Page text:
Helen Katherine Mason’s vision and dedication opened new frontiers for youth of color and built bridges between races and ethnicities. Born December 28, 1912 in Phoenix, Helen was the oldest of five children. Three years before her birth, the Territorial Legislature passed a law allowing Arizona school districts to segregate African-Americans from students of other racial backgrounds. She grew up in a segregated city, separated from the white community in housing, restaurants, theaters, hotels, clubs and swimming pools.
She graduated from Phoenix Union Colored High School and soon moved to Los Angeles, California, where she attended the Frank Wiggins Trade School graduating as a cosmetologist.
She returned to Phoenix during World War II, married Carl Mason and raised five children. In 1958 she graduated with distinction from Arizona State University receiving her Bachelor of Arts degree in Recreation. She worked her way through the ranks and retired after 23 years of dedicated service. She was the first African-American Woman to reach the level of Supervisor within the City’s Parks and Recreation Department.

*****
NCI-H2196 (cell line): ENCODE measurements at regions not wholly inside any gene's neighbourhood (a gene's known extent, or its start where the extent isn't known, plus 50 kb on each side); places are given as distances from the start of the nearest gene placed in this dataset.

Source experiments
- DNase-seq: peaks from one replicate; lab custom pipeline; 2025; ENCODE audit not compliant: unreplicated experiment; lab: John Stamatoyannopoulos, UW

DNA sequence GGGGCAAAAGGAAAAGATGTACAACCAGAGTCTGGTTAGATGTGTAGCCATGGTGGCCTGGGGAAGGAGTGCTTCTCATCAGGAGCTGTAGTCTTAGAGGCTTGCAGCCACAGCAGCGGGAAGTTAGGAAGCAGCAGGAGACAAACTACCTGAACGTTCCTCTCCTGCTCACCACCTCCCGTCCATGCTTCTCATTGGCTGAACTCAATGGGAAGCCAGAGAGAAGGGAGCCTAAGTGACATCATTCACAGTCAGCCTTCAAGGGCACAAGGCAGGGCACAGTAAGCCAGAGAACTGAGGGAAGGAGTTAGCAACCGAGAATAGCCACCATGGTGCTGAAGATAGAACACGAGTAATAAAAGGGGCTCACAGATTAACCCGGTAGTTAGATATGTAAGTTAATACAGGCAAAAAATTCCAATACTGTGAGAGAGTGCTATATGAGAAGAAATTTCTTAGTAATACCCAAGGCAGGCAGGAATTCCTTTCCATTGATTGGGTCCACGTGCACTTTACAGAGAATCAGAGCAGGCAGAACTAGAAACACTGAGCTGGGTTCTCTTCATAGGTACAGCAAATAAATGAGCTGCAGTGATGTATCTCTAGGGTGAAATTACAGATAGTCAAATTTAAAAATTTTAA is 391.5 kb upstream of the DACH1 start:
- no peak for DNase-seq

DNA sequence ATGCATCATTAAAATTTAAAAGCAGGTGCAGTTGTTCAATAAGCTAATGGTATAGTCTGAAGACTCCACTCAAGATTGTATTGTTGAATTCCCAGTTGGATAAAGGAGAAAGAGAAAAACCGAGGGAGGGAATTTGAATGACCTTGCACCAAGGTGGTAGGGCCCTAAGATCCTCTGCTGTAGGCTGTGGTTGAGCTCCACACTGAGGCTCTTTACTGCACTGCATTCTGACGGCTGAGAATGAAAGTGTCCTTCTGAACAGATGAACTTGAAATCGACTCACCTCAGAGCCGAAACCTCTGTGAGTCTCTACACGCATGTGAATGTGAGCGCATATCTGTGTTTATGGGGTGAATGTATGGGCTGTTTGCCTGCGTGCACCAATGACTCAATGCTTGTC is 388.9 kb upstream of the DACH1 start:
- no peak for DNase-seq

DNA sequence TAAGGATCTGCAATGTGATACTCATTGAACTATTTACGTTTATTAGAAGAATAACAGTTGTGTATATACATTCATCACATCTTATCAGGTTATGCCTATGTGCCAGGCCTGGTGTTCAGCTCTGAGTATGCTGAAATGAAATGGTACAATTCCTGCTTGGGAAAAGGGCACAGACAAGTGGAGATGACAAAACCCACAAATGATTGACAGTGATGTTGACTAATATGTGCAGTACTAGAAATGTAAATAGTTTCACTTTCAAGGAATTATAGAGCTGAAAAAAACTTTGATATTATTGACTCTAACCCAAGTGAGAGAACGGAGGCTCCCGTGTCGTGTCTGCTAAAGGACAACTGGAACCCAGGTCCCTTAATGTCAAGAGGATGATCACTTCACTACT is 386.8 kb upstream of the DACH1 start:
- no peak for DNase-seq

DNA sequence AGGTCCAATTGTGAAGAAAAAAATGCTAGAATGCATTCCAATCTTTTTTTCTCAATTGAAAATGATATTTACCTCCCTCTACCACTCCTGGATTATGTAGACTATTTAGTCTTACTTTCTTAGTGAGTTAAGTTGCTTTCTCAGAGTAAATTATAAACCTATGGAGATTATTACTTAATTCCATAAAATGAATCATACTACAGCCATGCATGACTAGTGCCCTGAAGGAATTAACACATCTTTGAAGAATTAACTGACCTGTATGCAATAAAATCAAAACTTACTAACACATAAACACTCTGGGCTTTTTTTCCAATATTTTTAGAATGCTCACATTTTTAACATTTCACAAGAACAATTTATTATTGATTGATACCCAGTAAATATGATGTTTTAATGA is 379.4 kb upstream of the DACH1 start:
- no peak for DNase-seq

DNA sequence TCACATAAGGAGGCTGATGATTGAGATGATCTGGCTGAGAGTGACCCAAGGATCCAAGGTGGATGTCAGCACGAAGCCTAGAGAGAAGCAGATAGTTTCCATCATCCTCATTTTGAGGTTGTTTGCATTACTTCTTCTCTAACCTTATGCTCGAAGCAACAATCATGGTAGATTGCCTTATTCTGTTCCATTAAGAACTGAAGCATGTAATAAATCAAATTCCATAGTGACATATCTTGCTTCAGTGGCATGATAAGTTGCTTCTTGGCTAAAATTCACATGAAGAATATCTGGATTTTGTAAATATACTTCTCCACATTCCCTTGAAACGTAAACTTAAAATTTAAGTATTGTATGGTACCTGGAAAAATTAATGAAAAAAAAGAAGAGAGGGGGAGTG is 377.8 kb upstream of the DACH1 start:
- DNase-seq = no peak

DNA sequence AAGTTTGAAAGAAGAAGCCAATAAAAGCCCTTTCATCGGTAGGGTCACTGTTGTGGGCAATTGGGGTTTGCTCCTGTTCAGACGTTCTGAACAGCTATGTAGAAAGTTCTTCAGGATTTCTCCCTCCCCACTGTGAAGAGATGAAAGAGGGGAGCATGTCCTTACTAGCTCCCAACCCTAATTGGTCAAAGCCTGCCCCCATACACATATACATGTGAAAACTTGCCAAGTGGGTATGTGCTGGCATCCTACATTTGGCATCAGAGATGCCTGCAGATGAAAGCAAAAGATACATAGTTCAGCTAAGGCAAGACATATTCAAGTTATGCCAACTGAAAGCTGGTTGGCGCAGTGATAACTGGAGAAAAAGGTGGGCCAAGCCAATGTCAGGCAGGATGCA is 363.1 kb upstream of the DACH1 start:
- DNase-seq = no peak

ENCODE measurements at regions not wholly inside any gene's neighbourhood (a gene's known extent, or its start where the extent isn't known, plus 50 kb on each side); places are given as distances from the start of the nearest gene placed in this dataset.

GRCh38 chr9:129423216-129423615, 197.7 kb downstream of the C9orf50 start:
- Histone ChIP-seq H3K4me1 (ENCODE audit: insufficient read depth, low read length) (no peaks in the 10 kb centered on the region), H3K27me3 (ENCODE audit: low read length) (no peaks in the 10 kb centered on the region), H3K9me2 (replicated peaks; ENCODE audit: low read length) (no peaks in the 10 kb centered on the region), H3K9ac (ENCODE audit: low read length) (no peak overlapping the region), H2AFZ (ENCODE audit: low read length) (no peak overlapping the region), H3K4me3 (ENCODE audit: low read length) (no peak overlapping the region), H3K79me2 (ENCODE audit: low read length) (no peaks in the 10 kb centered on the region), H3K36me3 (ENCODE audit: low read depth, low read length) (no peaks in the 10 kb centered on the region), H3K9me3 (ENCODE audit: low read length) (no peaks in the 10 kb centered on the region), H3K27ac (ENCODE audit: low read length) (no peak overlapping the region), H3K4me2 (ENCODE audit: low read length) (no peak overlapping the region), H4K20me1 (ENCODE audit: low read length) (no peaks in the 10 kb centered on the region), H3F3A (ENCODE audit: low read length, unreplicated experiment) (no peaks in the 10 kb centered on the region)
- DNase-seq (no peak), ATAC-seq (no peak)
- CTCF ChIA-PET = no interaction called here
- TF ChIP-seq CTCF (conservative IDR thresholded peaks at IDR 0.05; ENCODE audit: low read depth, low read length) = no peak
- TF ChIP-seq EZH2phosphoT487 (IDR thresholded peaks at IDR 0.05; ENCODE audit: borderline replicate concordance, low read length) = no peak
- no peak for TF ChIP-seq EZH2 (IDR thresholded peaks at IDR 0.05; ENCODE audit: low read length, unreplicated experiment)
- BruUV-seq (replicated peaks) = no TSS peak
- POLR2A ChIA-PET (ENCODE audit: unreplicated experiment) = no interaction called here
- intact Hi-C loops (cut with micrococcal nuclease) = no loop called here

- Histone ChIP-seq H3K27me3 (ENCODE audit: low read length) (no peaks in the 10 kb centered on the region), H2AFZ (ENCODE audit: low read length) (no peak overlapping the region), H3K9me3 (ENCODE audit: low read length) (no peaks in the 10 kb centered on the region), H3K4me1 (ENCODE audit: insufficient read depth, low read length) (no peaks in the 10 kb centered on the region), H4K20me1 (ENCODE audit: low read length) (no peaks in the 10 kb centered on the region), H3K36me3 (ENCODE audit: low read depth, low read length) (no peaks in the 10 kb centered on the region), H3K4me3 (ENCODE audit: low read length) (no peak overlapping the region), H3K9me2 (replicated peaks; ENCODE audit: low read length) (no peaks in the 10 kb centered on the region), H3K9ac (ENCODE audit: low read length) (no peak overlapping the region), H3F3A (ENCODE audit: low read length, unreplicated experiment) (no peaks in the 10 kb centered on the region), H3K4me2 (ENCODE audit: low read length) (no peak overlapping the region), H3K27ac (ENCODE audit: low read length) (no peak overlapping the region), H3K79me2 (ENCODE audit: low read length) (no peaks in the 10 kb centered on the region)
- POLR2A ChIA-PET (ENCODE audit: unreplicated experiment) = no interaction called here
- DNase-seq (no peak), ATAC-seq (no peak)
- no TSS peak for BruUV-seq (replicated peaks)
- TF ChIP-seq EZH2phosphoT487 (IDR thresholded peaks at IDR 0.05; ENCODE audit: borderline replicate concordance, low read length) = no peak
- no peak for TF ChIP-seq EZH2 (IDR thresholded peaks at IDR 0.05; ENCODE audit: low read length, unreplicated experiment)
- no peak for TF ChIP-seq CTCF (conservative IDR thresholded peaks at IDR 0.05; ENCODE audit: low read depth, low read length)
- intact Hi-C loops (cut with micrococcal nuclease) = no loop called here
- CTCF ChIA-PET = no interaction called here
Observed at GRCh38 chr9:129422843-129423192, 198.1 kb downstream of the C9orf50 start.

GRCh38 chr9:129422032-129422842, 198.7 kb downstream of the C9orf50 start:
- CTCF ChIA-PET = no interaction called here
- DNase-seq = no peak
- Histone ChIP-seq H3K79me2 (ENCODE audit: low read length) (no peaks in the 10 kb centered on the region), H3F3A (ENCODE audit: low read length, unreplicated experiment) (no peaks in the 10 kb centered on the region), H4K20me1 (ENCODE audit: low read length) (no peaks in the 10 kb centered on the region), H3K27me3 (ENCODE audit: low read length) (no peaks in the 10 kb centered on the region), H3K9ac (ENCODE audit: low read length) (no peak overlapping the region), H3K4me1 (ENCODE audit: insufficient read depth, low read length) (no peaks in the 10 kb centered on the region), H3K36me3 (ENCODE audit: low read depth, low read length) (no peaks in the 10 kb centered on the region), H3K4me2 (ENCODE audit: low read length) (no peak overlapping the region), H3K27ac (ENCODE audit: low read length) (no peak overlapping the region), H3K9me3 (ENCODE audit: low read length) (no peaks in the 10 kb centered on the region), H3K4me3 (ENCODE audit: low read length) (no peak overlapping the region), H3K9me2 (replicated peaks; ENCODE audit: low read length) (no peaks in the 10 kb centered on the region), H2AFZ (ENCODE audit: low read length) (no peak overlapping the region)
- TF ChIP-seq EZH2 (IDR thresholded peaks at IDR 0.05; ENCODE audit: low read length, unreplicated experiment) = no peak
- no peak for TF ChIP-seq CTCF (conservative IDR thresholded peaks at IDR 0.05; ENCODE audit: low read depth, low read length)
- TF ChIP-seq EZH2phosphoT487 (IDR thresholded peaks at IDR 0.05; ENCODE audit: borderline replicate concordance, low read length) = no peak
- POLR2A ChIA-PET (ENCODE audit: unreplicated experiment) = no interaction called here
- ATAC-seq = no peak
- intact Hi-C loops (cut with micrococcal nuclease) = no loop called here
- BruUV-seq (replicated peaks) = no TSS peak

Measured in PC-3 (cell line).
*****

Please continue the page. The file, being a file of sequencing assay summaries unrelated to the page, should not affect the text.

While working with the City of Phoenix, Helen discovered that African-American youth and adults were not receiving the same opportunities for cultural enrichment and expression as members of the white community. She soon became known for her innovative youth programs at East Lake Park where she held art, dance and theater classes for under-served youth. At the same time she was approached by a small group of inner-city students who loved to write and recite poetry. Together, they formed a group that provided the catalyst for what would later become the Back Theatre Troupe.
They soon began performing in parks, schools, community meetings and the Sydney P. Osborn Housing Project. Their popularity grew quickly and soon they began showcasing their talents for singing, acting and dancing. With a grant from the National Endowment for the Humanities and support from the black community, Helen founded the Black Theater Troupe in 1970 and became its first Executive Director. The theater was the first of its kind in the Four Corners area. Through Helen’s hard work, the Theater became an oasis in providing a much needed platform for showcasing cultural diversity through the performing arts and for giving a voice to the rich legacy that comes from people of color.
As a result of Helen’s dedication, she was instrumental in guiding the lives of hundreds of African-American youth in positive directions through music, art, dance and sports. The Black Theater Troupe continues her legacy conducting educational workshops and outreach programs that focus on low-income and under-served communities and provides opportunities for people of color to perform.
Helen K. Mason’s award was accepted by her daughter, Patricia Lee Mason, at the Induction Ceremony.